|No.5 October 2007|
|Crop Prospects and Food Situation|
Food Emergencies Update
In Western and Central Africa, recent heavy rains and floods have caused considerable human casualties and damage to crops and livestock in several countries, notably in Ghana, Togo, Burkina Faso, Mali and Mauritania. Although the floods are not expected to have any significant impact on the subregion’s overall food supply, the food security implications could be locally severe in several countries, notably in Ghana, the hardest hit country, where, even before the floods, populations in the north of the country were vulnerable to production or price shocks following a reduced crop in 2006. Similarly, the succession of crop failures that has affected Mauritania in recent years has had severe negative impact on rural households’ purchasing power increasing their vulnerability to shocks.
In Eastern Africa, notwithstanding the general improvements in overall food availability, millions of people face serious food difficulties due to the effects of localized drought conditions and ongoing or past conflicts. The situation in southern Somalia is of particular concern with the impact of the recent well-below average main season “gu” crop coupled with large displacement due to continued civil insecurity rendering an estimated 1.5 million people require humanitarian assistance. Of these nearly one-fifth are classified as Humanitarian Emergency (HE) requiring life saving interventions while a third are in Acute Food and Livelihood Crisis (AFLC) requiring livelihood support.
In Southern Africa, severe droughts, floods and/or economic constraints have led to sharp reduction in the 2007 harvests of maize, the main staple crop, in Zimbabwe, Swaziland, and Lesotho. Lower food production and rising domestic and regional prices are expected to adversely affect food security of up to 6.6 million people, more than double the number in the previous year (source: VAC reports and FAO/WFP CFSAM assessments).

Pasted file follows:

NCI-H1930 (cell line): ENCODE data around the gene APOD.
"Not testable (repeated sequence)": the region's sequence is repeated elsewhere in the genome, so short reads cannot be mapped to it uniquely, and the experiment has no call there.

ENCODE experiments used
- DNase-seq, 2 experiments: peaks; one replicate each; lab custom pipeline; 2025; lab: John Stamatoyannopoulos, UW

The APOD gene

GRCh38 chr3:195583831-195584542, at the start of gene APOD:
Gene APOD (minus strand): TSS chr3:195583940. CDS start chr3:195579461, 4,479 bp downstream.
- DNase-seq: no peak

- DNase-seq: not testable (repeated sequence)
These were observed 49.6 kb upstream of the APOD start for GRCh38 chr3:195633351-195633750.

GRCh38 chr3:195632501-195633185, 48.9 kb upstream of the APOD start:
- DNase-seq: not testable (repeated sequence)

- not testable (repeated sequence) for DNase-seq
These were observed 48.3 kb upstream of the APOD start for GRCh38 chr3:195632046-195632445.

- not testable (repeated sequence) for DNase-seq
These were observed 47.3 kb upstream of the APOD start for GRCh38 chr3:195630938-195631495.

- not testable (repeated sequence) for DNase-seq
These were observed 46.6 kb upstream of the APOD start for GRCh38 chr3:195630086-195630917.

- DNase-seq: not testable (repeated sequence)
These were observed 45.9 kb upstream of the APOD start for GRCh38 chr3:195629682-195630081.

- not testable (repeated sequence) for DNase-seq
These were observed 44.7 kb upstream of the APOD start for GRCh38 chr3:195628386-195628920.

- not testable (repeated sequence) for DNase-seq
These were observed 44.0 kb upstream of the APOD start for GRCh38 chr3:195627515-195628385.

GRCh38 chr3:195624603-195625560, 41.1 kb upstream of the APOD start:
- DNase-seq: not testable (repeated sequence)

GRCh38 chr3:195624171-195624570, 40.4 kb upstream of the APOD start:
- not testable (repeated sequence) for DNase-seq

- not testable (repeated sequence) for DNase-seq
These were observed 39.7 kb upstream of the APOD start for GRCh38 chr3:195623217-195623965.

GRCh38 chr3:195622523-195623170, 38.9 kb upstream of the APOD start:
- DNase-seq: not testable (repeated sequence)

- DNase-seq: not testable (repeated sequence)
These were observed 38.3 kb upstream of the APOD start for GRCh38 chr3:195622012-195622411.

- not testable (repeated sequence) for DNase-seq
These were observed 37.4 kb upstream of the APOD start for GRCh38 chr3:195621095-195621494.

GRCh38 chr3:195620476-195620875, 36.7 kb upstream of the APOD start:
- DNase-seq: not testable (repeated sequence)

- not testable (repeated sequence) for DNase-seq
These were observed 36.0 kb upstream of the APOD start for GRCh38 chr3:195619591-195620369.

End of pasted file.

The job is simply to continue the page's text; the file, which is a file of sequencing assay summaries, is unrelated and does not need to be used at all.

In the Great Lakes region, renewed security problems in recent months in the Democratic Republic of the Congo are affecting a large number of people especially in the north-east areas. Food aid is needed in Burundi for continuing resettlement of returnees and IDPs.
In Far East Asia, the risk of food insecurity has heightened for large numbers of people throughout the region following torrential rains, causing severe flooding and landslides, throughout the summer in several countries.
In the Near East, in Iraq, the overall food security situation continues to be adversely affected by conflict and security problems. According to humanitarian agencies, there are more than 1.8 million internally displaced people and over 2 million have fled the country.
In Central America and the Caribbean, the passage of powerful hurricanes has caused severe losses of food and cash crops. Crops like bananas, tubers, cocoa, coffee and vegetables have been severely affected by strong winds and heavy rains of hurricane Dean in Saint Lucia, Martinique, Dominica and Jamaica, with expected reduced availability in the coming months, most likely accompanied by rising prices in local markets. At the beginning of September, category 5 hurricane Felix severely hit the north-east Atlantic coast of Nicaragua with significant damage to second season maize and paddy crops, but also fruit trees such as banana, coconut and mango. It is reported that more than 32 000 families, mainly indigenous groups, are in urgent need of humanitarian assistance to recover their basic livelihood systems.
In South America, prolonged dry weather conditions, high temperatures and strong winds meant that the traditional practice of burning pasture and grassland led to the most severe fire of Paraguay’s history. About one million hectares of forest, pasture and cropland in north-eastern and western regions have been destroyed and approximately 100 000 people have been affected. In Peru, the international community is providing food assistance to the population of departments of Ica, Huancavelica and Ayacucho whose livelihood systems were severely affected by an earthquake on 15 August.
|GIEWS||global information and early warning system on food and agriculture|